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Cultural Differences in Associative Memory for Emotional Pictures Sin-Shuen, Chantelle Chin; Alaifan, Nada; Graf, Peter 2020-04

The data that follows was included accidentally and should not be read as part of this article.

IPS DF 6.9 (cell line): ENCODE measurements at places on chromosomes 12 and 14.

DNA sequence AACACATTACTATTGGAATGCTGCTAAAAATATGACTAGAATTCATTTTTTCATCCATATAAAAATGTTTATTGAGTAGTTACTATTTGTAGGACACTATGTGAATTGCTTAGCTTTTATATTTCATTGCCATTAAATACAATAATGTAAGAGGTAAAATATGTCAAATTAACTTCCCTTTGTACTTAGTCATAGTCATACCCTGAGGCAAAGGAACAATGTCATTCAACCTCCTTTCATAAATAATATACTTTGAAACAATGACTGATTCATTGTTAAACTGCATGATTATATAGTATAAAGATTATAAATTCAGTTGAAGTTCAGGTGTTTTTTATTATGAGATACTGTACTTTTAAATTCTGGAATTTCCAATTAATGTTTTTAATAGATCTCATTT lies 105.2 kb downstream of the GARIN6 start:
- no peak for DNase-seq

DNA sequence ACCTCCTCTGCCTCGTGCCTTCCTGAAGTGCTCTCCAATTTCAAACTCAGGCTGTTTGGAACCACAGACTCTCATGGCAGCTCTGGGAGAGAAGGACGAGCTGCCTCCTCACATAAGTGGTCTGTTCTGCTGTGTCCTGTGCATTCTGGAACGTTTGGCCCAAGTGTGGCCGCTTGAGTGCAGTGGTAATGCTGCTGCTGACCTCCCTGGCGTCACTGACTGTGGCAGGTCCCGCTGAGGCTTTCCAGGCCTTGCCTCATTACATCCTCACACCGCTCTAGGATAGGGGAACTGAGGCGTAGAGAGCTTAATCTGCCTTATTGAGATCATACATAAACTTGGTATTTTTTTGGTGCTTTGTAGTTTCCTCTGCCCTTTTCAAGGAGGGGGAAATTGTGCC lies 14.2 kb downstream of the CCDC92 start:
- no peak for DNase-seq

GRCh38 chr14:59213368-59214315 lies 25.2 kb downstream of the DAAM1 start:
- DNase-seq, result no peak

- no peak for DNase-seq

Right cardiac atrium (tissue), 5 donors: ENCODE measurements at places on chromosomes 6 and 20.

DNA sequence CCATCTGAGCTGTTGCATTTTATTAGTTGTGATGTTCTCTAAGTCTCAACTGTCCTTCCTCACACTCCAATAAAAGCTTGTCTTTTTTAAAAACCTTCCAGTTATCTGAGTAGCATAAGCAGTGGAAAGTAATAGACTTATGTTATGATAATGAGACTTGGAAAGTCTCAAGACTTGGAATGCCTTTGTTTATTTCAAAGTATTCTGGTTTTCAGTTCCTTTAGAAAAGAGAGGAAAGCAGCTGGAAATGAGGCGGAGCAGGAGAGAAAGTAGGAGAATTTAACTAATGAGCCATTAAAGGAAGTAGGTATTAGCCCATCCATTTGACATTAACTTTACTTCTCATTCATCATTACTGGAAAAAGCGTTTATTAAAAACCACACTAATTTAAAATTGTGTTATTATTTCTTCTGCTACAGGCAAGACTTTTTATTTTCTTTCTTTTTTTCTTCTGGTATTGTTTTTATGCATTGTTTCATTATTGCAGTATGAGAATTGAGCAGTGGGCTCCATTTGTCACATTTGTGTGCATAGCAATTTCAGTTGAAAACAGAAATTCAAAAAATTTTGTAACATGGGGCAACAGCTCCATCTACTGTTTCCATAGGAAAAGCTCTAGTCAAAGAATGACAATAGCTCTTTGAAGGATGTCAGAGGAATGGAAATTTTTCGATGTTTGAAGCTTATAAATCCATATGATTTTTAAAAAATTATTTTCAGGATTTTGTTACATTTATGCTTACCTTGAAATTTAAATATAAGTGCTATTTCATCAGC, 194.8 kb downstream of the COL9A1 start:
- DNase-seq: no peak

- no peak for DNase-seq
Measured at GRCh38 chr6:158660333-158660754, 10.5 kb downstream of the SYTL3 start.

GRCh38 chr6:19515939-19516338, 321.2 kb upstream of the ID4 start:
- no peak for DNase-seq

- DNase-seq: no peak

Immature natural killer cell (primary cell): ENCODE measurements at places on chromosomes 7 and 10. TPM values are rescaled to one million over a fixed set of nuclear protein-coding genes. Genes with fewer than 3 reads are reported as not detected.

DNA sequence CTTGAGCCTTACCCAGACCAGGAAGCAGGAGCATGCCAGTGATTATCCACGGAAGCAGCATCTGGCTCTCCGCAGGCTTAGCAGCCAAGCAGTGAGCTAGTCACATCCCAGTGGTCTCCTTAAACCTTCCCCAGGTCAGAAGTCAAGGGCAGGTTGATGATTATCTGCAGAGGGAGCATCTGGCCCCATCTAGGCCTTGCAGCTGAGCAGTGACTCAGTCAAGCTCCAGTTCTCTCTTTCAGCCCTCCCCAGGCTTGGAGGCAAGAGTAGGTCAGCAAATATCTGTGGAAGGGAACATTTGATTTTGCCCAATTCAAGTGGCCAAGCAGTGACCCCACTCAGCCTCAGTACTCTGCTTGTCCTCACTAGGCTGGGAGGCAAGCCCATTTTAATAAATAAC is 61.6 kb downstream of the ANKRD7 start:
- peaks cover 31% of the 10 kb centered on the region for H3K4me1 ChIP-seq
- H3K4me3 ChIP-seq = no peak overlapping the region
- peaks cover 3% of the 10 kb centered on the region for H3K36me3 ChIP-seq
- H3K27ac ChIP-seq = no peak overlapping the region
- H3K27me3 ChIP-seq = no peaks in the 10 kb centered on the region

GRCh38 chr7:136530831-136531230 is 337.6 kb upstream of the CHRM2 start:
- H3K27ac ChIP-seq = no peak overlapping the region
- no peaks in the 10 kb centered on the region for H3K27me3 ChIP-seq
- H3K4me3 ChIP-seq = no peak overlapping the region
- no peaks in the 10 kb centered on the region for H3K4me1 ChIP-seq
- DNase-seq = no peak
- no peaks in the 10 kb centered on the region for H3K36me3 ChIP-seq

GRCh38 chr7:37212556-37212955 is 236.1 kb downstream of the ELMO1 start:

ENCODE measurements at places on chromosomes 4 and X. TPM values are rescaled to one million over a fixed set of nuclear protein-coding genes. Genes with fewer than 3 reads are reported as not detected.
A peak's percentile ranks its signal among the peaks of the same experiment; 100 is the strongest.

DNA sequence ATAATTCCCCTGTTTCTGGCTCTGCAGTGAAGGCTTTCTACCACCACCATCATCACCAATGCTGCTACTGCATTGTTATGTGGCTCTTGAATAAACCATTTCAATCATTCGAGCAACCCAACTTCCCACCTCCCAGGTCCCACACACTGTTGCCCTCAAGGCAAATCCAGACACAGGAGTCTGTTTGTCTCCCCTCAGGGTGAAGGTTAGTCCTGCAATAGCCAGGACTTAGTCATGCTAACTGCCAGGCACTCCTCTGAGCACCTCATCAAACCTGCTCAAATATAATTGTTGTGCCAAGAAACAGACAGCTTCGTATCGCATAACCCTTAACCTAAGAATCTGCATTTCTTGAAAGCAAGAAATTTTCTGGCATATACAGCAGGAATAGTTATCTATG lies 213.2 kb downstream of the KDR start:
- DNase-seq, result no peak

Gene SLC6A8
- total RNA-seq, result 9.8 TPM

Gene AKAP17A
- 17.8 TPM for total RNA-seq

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Cultural Differences in Associative Memory for Emotional Pictures Chantelle Chin Sin-Shuen, Nada Alaifan, Peter Graf University of British Columbia   Contact: Chantelle Chin | Email: skye.phoenix.dove@gmail.com Participants: -  Malaysian Sample: young working adults in Malaysia -  Canad ian Samp le : unde rg radua te psychology students in UBC Stimuli: -  Stimuli from NAPS Database -  3 Valence Levels: Negative, Neutral, Positive  Procedure:  Study Phase:  -  90 pictures pairs (30 pairs per valence level) -  Each pair consists of 2 pictures of the same valence level -   Participants were tasked to make connections between the two pictures in each pair, then in a 6-point scale they rated how difficult was to make the connection INTRODUCTION Much research has shown that emotional materials are better remembered than neutral materials. However, research suggests a difference in memory for individuals from different cultures, most strikingly between Easterners and Westerners. Individuals from Western cultures tend to focus on object-based or self-focused details, while individuals from Eastern cultures tend to focus on context-based or group-relevant details. Based on this, we hypothesized that individuals from Eastern cultures may have better performance on associative memory tasks, and considered the possibility that the extent of facilitation due to valence may vary between cultures. METHOD Short Interval (~ 10 min): -  Participants completed filler tasks  Study Phase:  -  90 pictures pairs (30 Intact, 30 Re-paired, and 30 Old-New) -  Each of the 30 pair types consisted of 10 Negative Pairs, 10 Neutral Pairs, and 10 Positive Pairs -  Recognition associative memory task: Participants were tasked to identify Intact Pairs REFERENCES  1. Bergmann, H. C., Rijpkema, M., Fernandez, G., & Kessels, R. P. (2012). The effects of valence and arousal on associative  working memory and long-term memory. PLoS One, 7(12). doi: 10.1371/journal.pone.0052616. 2. Gutchess, A. H., & Indeck, A. (2009). Cultural influences on memory. In Cultural Neuroscience: Cultural Influences on Brain Function (Vol. 178, pp. 137-150). Amsterdam: Elsevier. doi:10.1016/s0079-6123(09)17809-3. 3. Touryan, S. R., Marian, D. E., & Shimamura, A. P. (2007). Effect of negative emotional pictures on associative memory for peripheral information. Memory, 15(2), 154-166. doi: 10.1080/09658210601151310. Neutral pairs, instead of emotional pairs, are better remembered in both samples. This might be the effect of the higher level of arousal produced by the valenced stimuli. Accurate recognition response time is significantly faster for neutral pairs compared to emotional pairs, indicating that the participants were more sure of their answers. This could be because the valenced stimuli shared similar themes, confusing the participants, while the non-valenced stimuli were more distinct images. The absence of sex differences in associative recognition accuracy in both samples suggests that such effects do not occur on all episodic memory tests; such effects might show up on recall tests. These findings are inconsistent with previous evidence that emotional materials facilitate memory processes. Furthermore, these findings are consistent across participants from different cultural backgrounds.  Larger studies with more diverse cultural backgrounds are now warranted to confirm the findings of this study. Studies which control for the arousal or generality of the stimuli should also be conducted. RESULTS  Hits: Findings from both Canadian and Malaysian samples showed that hits were higher for neutral pairs, lower for positive pairs, and lower for negative pairs. No influence due to gender was found. There was a difference due to sex, but it showed up only in Canadian samples with neutral and negative pairs 0.60	  0.65	  0.70	  0.75	  0.80	  0.85	  0.90	  0.95	  1.00	  Nega.ve	   Neutral	   Posi.ve	  Hits	  Valence	  Level	  Female	  Male	  0.60	  0.65	  0.70	  0.75	  0.80	  0.85	  0.90	  0.95	  1.00	  Neg	   Neu	   Pos	  Hits	  Valence	  Level	  Female	  Male	  	  	   	  	  	  *	  	  *	  0.00	  0.05	  0.10	  0.15	  0.20	  0.25	  0.30	  Nega.ve	   Neutral	   Posi.ve	  False	  Alarms	  Valence	  Level	  Females	  Males	  0	  0.05	  0.1	  0.15	  0.2	  0.25	  0.3	  Nega.ve	   Neutral	   Posi.ve	  False	  Alarms	  Valence	  Level	  Females	  Males	  	  	  *	  *	  	  	  	  *	  	  *	  False Alarms: Participants from both cohorts had less false alarms for neutral pairs than for valenced pairs. There was a difference due to sex, but it showed up only in Canadian samples with positive and neutral pairs. 	  	  	  	  	  	  	  How	  difficult	  to	  connect?	  ________________________________	  	  .	   	   1 	   2 	   3 	   4 	   5 	   6 	   .	  	  	  	  	  	  	  	  Same	  as	  before?	  	  <-­‐	  	  	  	  	  	  	  	  	  	  	  -­‐>	  .	   	   	   	   	   	   	   	   	   	   	   Yes	   	   No	   	   	   	   	   	   	   	   	   	   	   .	  Figure 1:  Correct Recognition of Intact Pairs in the Malaysian Sample  *The bars represent the 95 % confidence intervals   Figure 2:  Correct Recognition of Intact Pairs in the Canadian Sample Figure 3:  False Alarms for Repaired Pairs in the Malaysian Sample Figure 4:  False Alarrms for Repaired Pairs in the Canadian Sample Figure 5:  Recognition accuracy in the Malaysian Sample Figure 6:  Recognition accuracy in the Canadian Sample 0.2	  0.3	  0.4	  0.5	  0.6	  0.7	  0.8	  0.9	  1.0	  Nega.ve	   Neutral	   Posi.ve	  Propor5on	  Correct	  (Hits-­‐FA)	  Valence	  Level	  Females	  Males	  0.2	  0.3	  0.4	  0.5	  0.6	  0.7	  0.8	  0.9	  1	  Nega.ve	   Neutral	   Posi.ve	  Propor5on	  Correct	  (Hits-­‐FA)	  Valence	  Level	  Females	  Males	  Recognition Accuracy: Recognition accuracy for neutral pairs significantly better  than valenced pairs across both Canadian and Malaysian cohorts. No significant sex differences in both samples. DISCUSSION & CONCLUSION 500	  1000	  1500	  2000	  2500	  3000	  3500	  Nega.ve	   Neutral	   Posi.ve	  Response	  Time	  Valence	  Level	  Female	  Male	  500	  1000	  1500	  2000	  2500	  3000	  3500	  Nega.ve	   Neutral	   Posi.ve	  Response	  Time	  Valence	  Level	  Female	  Male	  Figure 7:  Response Time for Accurate Recognition of Intact and Repaired Pairs in the Malaysian Sample Figure 8:  Response Time for Accurate Recognition of Intact and Repaired Pairs in the Canadian Sample Accurate Recognition Decision Time: Participants from both samples showed that response time for neutral pairs is significantly lower than positive pairs. There were no significant sex differences in recognition decision time.